To address the Sections 2 and 5[4] dispute, Judge Demarchi, referencing FRCP Rule 26(b)(5)(B) and noting that “both parties’ positions deviate from what Rule 26(b)(5) provides”, ruled:

“(a) The clawback notice must be as specific as possible in identifying the basis for the privilege claimed, and must include at least the information required by Rule 26(b(5)(A)(ii);

(b) A party receiving a clawback notice must return or destroy the Protected Document;

(c) A party receiving a clawback notice may sequester any notes or other work product that refers to or excerpts the contents of the Protected Document;

(d) In the event of a challenge to a claim of privilege or a dispute about the claim, the producing party will submit the Protected Document for in camera review by the Court if any party requests its submission, or at the Court’s request;

(f) If one party issues clawback notices for more than 100 documents within a seven-day period, the receiving party may have an additional seven days business days to challenge the clawback notice.”

Note: There was no “(e)” in the list.

To address the Section 3 dispute, Judge Demarchi stated:

“The Court agrees with Plaintiffs that the producing party should have a deadline to serve a clawback notice in these circumstances, and will require the producing party to serve a clawback notice within 10 business days of receipt of the Production notice if it wishes to assert a privilege claim with respect to the document at issue.”

To address the Section 4 dispute, Judge Demarchi stated:

“As discussed at the hearing, the Court’s view is that the usual procedures that govern privilege issues arising in deposition should apply to this action. Specifically:

(a) If a party believes a Protected Document is about to be used in a deposition, the party must object on the record, must state the basis for the privilege claim, and must demand that the document be clawed back.

(b) If the Protected Document is capable of redaction to excise privileged material, the party making the privilege claim must promptly make redactions to the document and permit the witness to testify as to the non-privileged material in the document.  This redaction must be accomplished in such a way as to permit the deposition to continue with minimal disruption.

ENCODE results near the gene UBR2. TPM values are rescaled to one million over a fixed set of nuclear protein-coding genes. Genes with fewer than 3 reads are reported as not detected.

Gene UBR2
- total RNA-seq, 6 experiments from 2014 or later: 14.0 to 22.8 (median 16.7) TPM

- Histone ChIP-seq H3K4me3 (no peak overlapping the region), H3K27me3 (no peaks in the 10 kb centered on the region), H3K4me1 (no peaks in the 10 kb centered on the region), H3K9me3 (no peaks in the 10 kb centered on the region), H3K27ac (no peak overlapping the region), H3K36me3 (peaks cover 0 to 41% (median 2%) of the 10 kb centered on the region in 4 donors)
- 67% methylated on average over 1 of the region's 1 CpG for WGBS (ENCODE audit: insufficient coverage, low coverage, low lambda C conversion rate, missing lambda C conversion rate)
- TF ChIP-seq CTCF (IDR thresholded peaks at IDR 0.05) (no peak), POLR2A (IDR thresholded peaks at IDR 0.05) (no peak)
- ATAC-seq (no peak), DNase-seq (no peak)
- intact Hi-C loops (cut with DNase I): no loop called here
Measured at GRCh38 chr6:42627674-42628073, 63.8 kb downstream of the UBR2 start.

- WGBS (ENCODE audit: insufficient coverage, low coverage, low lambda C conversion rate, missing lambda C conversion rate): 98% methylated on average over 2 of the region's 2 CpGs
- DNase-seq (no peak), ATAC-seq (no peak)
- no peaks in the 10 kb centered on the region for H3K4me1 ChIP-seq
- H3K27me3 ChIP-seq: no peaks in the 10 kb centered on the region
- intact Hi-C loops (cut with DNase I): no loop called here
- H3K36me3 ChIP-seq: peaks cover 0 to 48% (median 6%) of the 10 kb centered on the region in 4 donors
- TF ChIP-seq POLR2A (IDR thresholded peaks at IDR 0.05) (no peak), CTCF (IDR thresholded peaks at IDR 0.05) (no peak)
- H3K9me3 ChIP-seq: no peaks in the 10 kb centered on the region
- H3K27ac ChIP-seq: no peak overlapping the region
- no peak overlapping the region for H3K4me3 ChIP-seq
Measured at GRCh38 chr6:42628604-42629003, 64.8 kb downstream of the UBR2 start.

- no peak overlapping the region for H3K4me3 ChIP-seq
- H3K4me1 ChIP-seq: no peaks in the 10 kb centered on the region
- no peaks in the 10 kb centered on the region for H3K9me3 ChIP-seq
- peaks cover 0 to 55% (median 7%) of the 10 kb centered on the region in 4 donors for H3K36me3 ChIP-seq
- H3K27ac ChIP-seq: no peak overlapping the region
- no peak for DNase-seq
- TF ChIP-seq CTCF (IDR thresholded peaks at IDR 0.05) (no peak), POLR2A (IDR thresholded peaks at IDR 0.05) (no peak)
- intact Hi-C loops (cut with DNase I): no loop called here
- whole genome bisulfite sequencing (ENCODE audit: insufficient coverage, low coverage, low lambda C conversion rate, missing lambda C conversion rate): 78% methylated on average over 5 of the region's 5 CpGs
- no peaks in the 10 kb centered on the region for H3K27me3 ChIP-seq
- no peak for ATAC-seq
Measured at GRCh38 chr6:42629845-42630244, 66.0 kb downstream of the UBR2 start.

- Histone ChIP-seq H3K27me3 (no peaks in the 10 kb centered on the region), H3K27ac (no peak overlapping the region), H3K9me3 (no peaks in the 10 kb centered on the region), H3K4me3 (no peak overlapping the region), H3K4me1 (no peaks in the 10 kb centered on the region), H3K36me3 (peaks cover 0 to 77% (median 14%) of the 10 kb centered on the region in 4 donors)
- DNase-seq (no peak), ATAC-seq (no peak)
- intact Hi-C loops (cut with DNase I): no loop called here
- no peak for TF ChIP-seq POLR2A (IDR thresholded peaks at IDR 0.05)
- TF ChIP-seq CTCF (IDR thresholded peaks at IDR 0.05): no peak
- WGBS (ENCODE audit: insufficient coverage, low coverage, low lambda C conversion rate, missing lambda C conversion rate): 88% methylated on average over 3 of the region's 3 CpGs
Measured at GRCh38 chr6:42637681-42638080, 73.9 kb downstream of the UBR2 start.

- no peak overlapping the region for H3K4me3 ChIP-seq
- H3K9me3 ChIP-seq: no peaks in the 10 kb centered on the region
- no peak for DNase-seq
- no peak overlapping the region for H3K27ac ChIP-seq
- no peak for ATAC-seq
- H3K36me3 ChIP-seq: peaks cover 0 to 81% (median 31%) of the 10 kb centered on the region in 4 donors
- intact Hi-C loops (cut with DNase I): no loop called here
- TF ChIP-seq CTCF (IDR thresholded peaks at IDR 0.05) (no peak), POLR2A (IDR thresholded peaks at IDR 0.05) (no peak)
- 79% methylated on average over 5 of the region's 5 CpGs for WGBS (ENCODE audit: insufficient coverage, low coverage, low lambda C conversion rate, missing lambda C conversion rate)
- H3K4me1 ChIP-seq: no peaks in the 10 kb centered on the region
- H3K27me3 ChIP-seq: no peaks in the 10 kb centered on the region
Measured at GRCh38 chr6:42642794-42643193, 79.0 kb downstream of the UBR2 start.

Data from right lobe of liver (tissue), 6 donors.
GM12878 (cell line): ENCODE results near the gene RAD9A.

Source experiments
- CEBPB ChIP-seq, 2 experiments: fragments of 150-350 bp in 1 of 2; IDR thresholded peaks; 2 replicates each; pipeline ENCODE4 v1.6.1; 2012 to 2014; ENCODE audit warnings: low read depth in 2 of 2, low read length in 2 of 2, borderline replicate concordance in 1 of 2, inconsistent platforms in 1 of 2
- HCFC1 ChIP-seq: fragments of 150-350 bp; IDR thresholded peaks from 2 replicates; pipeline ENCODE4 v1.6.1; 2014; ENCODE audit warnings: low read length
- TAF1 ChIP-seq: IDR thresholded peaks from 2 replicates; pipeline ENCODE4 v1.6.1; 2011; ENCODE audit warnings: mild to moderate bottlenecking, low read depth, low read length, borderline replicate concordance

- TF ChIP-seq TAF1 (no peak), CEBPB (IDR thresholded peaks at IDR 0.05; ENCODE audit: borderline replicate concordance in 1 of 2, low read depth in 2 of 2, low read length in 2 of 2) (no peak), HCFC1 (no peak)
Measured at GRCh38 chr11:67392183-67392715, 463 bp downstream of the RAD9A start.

(c) Once alerted to the privilege claim, the party conducting the deposition must avoid eliciting testimony about the portions of the Protected Document that are claimed to be privileged, until any disputes about the privilege claim are resolved.”

To address the Section 6 dispute, Judge Demarchi stated:

“The Court agrees with Facebook that these miscellaneous provisions are unnecessary, and they shall not be included in the Rule 502(d) order.”

So, what do you think?  Are you surprised that there were so many plaintiff disputes with Facebook over the 502(d) order?  Or are you surprised that the parties were even using a 502(d) order?  Please share any comments you might have or if you’d like to know more about a particular topic.

Case opinion link courtesy of eDiscovery Assistant, an Affinity partner of eDiscovery Today.  Check out Kelly Twigger’s ACEDS #caseoftheweek post on this case here.

Disclaimer: The views represented herein are exclusively the views of the author, and do not necessarily represent the views held by my employer, my partners or my clients. eDiscovery Today is made available solely for educational purposes to provide general information about general eDiscovery principles and not to provide specific legal advice applicable to any particular circumstance. eDiscovery Today should not be used as a substitute for competent legal advice from a lawyer you have retained and who has agreed to represent you.